RETAILERS are charging UK shoppers more than EU consumers for the same products, new research has found.

Stores like Zara are charging up to 50% more than they do in some European countries, while popular products from Ikea and Decathlon are more expensive in the UK, an investigation by Guardian Money revealed.

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The survey revealed that a Zara linen tunic dress would cost £49.99 in the UK, which is the equivalent of 58.70 in euros. However, the same dress costs just 49.95 euros in Germany, Ireland and Italy – and just 39.95 in Spain, where the company originated.

The same rule applied to a men’s hoodie from the retailer which was £45.99 in the UK, equivalent to 53.99 euros. The same product goes for 35.62 in Spain, leaving the UK consumer paying 50% more.

The National:

Other Zara products had a whopping 56% difference between the UK and mainland Europe.

Its sister brand Massimo Dutti also appears to charge more for some products in the UK, for example with one wool suit blazer costing the equivalent of 89 euros more in Britain than it would in Spain.


Other stores charging more for UK consumers included French sports retailer Decathlon. At a UK store, customers are asked to pay £1299.99 for a Riverside electric bike, equivalent to 1525 euros. However in mainland European countries like France, Spain, and Italy, the price is around 325 euros less.

The company directly blamed Brexit for the cost differences, saying the situation has put pressure on costs.

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A spokesperson said: “The UK’s exit from the European Union has made it more expensive to import stock. It also meant that Decathlon UK had to expand the size of the supply team in order to deal with the additional administration, costs and duties associated with Britain’s exit from the customs union.

“In the UK specifically, we have the obvious challenges involved in dealing with constantly changing exchange rates, coupled with the post-Brexit burden of having to pay import duties twice on a number of products (once as goods enter the EU, and again once they enter the UK).”


Ikea is another major retailer where some products cost more for UK customers. While some items, like the famous Billy bookcase, are priced very similarly across the board, this rule does not apply to all stock.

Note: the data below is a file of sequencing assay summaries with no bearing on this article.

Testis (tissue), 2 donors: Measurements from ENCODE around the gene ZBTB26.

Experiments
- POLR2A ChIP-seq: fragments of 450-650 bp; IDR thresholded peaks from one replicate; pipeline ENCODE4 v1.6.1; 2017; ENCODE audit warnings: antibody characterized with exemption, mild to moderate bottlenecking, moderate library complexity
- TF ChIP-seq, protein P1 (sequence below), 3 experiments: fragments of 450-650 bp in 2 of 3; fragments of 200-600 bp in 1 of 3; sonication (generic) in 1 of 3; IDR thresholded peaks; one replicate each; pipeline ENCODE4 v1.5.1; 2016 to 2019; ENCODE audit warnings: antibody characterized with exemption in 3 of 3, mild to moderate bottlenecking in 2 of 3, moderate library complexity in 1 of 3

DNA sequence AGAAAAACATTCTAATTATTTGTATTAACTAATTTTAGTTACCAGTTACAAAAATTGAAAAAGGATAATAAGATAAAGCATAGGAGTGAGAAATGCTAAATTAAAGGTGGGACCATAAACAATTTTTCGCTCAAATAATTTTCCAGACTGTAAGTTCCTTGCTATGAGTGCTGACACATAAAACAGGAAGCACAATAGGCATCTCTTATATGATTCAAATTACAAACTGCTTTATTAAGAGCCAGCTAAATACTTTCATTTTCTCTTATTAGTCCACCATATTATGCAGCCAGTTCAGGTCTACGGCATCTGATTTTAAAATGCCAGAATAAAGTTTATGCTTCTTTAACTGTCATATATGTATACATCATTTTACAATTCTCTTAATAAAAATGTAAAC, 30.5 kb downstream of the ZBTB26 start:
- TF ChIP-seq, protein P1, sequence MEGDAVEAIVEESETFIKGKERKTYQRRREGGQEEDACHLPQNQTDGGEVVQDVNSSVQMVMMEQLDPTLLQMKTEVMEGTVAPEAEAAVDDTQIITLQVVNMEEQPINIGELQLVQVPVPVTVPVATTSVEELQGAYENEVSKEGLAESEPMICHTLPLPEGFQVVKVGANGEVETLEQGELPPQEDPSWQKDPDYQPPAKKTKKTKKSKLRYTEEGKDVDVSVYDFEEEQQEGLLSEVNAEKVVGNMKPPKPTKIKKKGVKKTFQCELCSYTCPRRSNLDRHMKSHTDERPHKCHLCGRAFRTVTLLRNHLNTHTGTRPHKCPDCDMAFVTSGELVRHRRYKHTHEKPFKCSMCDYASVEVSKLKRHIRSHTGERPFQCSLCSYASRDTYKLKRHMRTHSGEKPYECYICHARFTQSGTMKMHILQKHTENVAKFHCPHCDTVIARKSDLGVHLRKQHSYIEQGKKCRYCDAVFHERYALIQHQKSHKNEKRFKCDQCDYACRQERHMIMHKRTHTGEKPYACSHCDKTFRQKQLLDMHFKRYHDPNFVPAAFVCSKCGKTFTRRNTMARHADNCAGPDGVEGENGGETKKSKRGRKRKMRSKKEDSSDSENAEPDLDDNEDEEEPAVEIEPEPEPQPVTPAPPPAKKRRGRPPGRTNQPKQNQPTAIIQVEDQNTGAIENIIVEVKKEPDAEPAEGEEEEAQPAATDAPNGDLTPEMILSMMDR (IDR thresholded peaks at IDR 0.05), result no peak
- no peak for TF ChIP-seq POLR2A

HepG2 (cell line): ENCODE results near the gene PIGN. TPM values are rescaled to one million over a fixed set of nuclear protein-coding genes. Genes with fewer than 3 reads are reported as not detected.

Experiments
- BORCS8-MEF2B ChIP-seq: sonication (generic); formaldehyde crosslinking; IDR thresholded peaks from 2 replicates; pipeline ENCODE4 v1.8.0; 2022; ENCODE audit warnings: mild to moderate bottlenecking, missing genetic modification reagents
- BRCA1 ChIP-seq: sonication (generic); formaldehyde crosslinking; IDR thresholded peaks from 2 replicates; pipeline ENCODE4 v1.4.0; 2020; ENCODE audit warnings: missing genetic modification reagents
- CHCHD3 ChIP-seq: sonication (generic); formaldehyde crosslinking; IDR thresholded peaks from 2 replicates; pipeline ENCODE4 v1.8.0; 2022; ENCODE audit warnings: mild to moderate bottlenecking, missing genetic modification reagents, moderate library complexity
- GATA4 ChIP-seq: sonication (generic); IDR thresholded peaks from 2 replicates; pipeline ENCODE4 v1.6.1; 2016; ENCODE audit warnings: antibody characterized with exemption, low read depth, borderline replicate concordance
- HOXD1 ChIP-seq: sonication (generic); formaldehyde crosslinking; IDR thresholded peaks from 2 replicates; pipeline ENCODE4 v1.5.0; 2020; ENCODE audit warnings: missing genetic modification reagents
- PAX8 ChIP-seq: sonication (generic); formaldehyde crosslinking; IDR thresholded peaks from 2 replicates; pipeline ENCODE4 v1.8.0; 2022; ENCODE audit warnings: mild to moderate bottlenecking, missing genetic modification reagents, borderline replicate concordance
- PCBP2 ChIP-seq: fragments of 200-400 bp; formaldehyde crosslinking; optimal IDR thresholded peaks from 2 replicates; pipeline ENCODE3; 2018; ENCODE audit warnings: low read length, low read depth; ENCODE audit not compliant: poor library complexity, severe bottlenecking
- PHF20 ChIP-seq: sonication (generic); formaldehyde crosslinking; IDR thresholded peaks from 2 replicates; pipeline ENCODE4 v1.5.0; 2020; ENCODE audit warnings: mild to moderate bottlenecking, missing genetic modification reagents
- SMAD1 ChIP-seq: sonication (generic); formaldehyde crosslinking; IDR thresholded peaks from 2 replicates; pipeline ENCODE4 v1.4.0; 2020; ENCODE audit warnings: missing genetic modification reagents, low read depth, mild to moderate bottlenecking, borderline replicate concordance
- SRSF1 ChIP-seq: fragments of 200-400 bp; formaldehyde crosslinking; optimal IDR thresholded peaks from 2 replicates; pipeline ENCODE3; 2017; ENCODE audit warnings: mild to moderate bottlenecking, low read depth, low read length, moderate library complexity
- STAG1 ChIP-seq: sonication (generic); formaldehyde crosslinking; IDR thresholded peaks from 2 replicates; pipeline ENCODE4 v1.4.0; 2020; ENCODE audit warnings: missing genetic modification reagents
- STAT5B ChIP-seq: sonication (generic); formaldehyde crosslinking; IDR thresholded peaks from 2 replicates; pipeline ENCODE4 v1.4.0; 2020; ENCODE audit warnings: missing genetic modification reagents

The best-selling Klippan sofa costs almost a third more for UK consumers at the equivalent of 327 euros, compared to just 249 euros in France.

The furniture retailer said costs differ from country to country based on materials, “transport, logistical costs and local market conditions” – they did not blame the UK’s exit from the EU as Decathlon did.

Guardian Money’s investigation took place from July 18-19, and currency conversions were done on July 22.

The National:

SNP international trade spokesperson Drew Hendry pointed out how frustrating the figures were, given that some 62% of Scots backed Remain in 2016.

"Businesses and consumers in Scotland are paying more as a result of Brexit, which we didn't even vote for," he told The National.

"Indeed, Scotland has been disproportionately affected on a number of fronts since we were dragged out of the EU against our will, with each Scot facing a Brexit bill of around £1200 amidst a Tory made cost of living crisis.

"As the Tory government sits on its hands and does hee-haw to ease the impact of Brexit and the cost of living crisis, it's never been clearer that Scotland would fare better as an independent country inside the EU."

The study was carried out before the UK saw significant chaos at the border with France.

Tens of thousands of families saw their cross-Channel journeys ruined last weekend by gridlocked traffic and delays of several hours, and a serious crash on the M20 coinciding with the school holidays.

Britain and France announced late last week that they have put plans in place to prevent further disruption.

Both Tory leadership candidates Rishi Sunak and Liz Truss denied the situation was in any way linked to Brexit.

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Pressed on whether the situation has ultimately been caused by the UK leaving the EU and more checks having to be carried out, Truss insisted it has been caused by a lack of resources.

She said: “This is a situation that has been caused by a lack of resource at the border.

“And that is what the French authorities need to address and that is what I am being very clear with them about.”